6. 6. SECTION 3: CONCLUSION AND RECOMMENDATIONS……………………………………………………………….3 CONCLUSION In a survey undertaken by Create It Real, many of the respondents deemed that the 3D printer’s main purpose is in creating prototypes, creativity and customisation. However, many of the respondents though that 3D printers were still too expensive for the public to use. What was even more interesting was the fact that the people who took part in the survey perceived that 3D printers were a “professional tool for producers” and a “Gadget”. In order for Australia to boost skills and the economy for the manufacturing industry, there needs to be a way to demystify people’s perception of 3D printing’s expensiveness and as a professional tool. RECOMMENDATION In evaluating the survey results of people’s perception of 3D printing I recommend that the best way to demystify and to boost Australia’s manufacturing challenge is to organise a 3D Printing Expo. This would provide a catalyst for small business and entrepreneurs in remote and regional Queensland. The benefits of this 3D Printing Expo are:  Meeting Australia’s manufacturing challenge in the new economy  Increase people’s understanding of this new technology  Inform them of the areas where this technology is being used  Provide the opportunity for small business and entrepreneurs to turn ideas into products  Improve productivity and costs to existing businesses  Showcase that the new technology is now affordable to consumers E.g. kits costs $250  Use 3D printers through companies like Shapeways who allows people to design the product and they will produce and ship the product for them  Highlights the power of manufacturing to the individual through the use of laptops  Highlight companies involved with the 3D Printing Industry in Australia Figure 4 A crowded exhibition hall during CeBIT 2000. Photo Cr: Wikipedia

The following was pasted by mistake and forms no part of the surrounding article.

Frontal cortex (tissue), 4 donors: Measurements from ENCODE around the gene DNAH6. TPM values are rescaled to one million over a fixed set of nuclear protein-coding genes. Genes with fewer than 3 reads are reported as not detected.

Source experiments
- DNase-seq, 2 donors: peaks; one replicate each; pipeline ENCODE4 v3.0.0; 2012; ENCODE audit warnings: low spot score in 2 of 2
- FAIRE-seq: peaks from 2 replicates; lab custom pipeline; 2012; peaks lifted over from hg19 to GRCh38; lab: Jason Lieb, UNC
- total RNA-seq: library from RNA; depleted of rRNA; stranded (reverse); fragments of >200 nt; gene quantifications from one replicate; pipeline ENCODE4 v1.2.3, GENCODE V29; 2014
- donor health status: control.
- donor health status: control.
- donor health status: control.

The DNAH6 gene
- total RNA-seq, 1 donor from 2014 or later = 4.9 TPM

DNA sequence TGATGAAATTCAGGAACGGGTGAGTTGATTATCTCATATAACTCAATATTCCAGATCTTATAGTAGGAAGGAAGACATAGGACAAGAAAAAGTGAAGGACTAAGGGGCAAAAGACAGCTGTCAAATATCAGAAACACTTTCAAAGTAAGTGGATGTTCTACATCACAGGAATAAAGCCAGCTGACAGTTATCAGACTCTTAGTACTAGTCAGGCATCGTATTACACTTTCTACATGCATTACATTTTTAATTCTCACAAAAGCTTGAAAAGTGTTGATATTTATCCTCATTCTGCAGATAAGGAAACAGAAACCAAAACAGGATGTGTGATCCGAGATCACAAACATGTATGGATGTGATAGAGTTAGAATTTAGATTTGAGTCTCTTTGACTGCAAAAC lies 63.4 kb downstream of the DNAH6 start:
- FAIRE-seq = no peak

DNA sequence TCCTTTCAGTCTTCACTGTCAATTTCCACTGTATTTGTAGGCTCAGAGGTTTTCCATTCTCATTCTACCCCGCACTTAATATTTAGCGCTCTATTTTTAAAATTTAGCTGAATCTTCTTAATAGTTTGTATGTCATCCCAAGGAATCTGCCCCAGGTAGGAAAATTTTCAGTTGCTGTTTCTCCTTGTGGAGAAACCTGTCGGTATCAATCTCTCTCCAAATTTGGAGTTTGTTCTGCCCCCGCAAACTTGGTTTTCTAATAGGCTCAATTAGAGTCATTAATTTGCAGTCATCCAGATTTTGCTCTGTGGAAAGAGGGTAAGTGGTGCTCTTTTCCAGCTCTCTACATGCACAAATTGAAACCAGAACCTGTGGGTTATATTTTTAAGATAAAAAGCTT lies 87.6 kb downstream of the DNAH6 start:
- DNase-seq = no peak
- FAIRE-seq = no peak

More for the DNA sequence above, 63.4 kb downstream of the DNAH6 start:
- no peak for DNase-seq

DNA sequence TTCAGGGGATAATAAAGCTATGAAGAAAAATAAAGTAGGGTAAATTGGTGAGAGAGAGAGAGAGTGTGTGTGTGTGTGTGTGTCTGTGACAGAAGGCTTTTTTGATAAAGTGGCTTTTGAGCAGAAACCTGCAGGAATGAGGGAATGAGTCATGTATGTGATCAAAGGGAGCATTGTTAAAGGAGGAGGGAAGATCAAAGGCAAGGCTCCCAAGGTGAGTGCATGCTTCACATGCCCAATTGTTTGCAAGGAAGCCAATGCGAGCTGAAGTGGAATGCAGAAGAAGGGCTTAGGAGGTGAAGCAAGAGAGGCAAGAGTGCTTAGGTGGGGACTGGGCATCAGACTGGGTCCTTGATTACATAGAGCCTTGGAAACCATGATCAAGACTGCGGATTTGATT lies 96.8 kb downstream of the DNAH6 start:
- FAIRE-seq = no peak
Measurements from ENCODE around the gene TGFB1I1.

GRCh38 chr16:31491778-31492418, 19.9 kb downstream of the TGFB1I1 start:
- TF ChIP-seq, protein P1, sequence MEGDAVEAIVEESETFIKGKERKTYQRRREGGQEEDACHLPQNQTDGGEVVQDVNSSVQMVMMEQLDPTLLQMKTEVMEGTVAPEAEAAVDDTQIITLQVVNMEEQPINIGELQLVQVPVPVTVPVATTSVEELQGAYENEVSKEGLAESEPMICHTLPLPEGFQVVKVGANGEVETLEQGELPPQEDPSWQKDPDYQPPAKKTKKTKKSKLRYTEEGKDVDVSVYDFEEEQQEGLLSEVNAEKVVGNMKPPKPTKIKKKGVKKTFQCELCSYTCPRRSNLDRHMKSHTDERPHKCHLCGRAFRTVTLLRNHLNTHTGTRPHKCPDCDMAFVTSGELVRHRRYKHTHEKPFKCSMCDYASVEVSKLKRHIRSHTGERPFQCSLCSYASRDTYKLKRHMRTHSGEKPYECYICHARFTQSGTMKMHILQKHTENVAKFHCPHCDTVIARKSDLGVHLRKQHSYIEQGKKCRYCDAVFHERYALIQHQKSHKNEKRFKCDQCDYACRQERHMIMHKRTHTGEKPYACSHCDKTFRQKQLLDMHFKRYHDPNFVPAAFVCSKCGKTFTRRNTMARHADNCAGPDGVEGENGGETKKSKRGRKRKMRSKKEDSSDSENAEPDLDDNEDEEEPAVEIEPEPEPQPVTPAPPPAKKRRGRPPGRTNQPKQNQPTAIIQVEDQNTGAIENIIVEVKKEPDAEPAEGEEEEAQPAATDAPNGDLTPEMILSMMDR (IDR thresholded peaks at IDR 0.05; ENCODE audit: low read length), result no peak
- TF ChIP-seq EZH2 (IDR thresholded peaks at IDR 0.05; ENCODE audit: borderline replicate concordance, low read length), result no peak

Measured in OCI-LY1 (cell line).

7. 7. TABLE OF PHOTOGRAPHS AND GRAPHS …………………………………………………………………………………4 ORDBOT QUANTUM 3D PRINTER………………………………………………………………………………………………1 3D PRINTING PROCESS (FLOWCHART)…………………………………………………………………………………….1 MESHLAB 3D PRINTED MODEL…………………………………………………………………………………………………2 CROWDED EXHIBITION HALL…………………………………………………………………………………………………….3
  8. 8. REFERENCES …………………………………………………………………………………………………………………………..5 Burg, Natalie. (2013) “3D Printing Could Be A Boon for Small Business”. [Online] Forbes, May 6, 2013. Retrieved May 25, 2013 from http://www.forbes.com/sites/capitalonespark/2013/05/06/3d- printing-could-be-a-boon-for-small-business/ Cuni, Bernat. “3D Printing creates opportunities for small businesses”. [Online] Cunicode. Retrieved May 25, 2013 from http://cunicode.com/small-bu3dprinting-creates-opportunities-for-small- businesses-cnnmoney/ Day, Peter. (2013) “3D printing: A force for revolutionary change”. [Online] BBC, May 21, 2013. Retrieved May 25, 2013 from http://www.bbc.co.uk/news/business-22559022 Fab, General. (2013) “3D Printing Survey Results”. [Online] Fabbaloo, Apr 13, 2013. Retrieved May 25, 2013 from http://fabbaloo.com/blog/2013/4/14/3d-printing-survey-results.html#.UarujkCnrUU Forgacs, Andras. (2013) “3D Bio-Printed Meat is no Longer Science Fiction”. [Online Lecture 14 min 2 sec] My Science Academy, Feb 12, 2013. Retrieved Feb 25, 2013 from http://myscienceacademy.org/2013/02/12/3d-bio-printed-meat-is-no-longer-science-fiction/ Hart, Brad (2012). “Will 3D Printing Change The World?” [Online Article] Forbes, Mar 6, 2012. . Retrieved Feb 25, 2013 from http://www.forbes.com/sites/gcaptain/2012/03/06/will-3d-printing- change-the-world/ Lewis, Tanya (2013). “7 Cool Uses of 3D Printing in Medicine”. [Online Presentation] Live Science, Feb 4, 2013. . Retrieved Feb 25, 2013 from http://www.livescience.com/26853-3d-printing- medicine.html Simms, Craig (2012). “Human organ 3D printing gets a helping hand from Autodesk”. [Online Article]. Cnet Australia, Dec 19, 2012. Retrieved Feb 25, 2013 from http://www.cnet.com.au/human-organ-3d-printing-gets-a-helping-hand-from-autodesk- 339342874.htm Wikipedia – 3D printing (2013). [Online] Retrieved Feb 25, 2013 from http://en.wikipedia.org/wiki/3D_printing